My Child Has Been Cyberbullying: What Do I Do Now?
Your heart skipped a beat when you first found out that your child has been cyberbullying others.
Maybe you received a phone call from the principal or another parent, or maybe you stumbled across some bullying messages stored on your child's phone or computer. However you found out, the news probably came as quite a shock.
Cyberbullies don't often fit the traditional “bully” mold. They are sometimes quiet or shy kids who wouldn't dare to bully someone in person, and they might be the victims of cyberbullying themselves.
So here's what to do now that you've gotten over the initial shock:
- Stay calm. It can be very disturbing to read what your child has been saying to others – but remember that kids often type things they would never say, and often act more aggressively online than they really are.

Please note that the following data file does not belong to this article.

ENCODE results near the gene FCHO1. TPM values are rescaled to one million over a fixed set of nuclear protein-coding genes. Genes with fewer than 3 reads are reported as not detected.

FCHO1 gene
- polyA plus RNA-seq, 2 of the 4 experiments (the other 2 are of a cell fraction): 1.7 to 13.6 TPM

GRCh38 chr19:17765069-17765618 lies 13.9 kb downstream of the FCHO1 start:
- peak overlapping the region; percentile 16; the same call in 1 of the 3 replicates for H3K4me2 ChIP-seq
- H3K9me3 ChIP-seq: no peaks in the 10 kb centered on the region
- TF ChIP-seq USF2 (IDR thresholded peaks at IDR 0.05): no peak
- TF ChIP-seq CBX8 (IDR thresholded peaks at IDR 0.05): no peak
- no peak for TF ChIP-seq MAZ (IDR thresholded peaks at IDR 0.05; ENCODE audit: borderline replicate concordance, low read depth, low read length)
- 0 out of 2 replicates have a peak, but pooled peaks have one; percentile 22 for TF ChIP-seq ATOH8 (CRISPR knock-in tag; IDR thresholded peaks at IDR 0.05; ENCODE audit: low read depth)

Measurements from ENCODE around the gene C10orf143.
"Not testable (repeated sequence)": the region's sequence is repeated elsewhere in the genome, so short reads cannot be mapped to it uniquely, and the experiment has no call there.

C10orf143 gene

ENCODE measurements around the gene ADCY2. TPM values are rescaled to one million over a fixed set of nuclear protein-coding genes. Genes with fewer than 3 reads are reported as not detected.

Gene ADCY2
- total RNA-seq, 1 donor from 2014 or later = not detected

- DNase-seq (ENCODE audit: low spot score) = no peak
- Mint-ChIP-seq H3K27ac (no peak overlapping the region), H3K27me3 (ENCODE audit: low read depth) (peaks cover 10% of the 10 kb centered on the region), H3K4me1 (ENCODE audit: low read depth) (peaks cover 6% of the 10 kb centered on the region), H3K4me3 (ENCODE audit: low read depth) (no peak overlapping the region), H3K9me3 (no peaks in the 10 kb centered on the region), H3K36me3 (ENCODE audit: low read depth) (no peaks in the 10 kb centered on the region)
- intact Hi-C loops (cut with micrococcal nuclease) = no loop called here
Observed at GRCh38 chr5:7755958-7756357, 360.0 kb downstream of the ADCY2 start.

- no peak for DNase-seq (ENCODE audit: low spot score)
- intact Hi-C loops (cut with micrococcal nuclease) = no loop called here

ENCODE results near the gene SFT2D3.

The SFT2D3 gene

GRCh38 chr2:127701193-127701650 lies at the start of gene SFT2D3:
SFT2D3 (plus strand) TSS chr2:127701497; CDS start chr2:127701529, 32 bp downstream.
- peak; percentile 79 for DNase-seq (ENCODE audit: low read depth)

- Ask questions first. Don't assume you know what your child's motivations are. Ask first why they said what they said, and listen to their answer without interrupting. Ask how they feel about it now, and how they think it might have affected the person on the receiving end.
- Reinstate online privileges gradually. Grounding them from the Internet might be an appropriate consequence for their behavior, but it isn't a permanent solution. After talking about online rules, start letting them access the Internet (with increased parental monitoring,) increasing their privileges as they use it responsibly.
- Try to make reparations. If you know who your child has been cyberbullying, contact the family to apologize. Doing so in a letter is least awkward for everyone involved, but don't make excuses for your child or expect instant forgiveness.
Finding out that your child is bullying others can be horrifying, embarrassing, infuriating – or a combination of all three. But rest assured that you are not alone.
The fact that your child was bullying others online isn't necessarily a reflection on your parenting. The important thing now is to talk to your child and help them to stop their inappropriate behavior.
Jenny Evans is a mother of four and a freelance writer specializing in parenting, childhood, and family issues.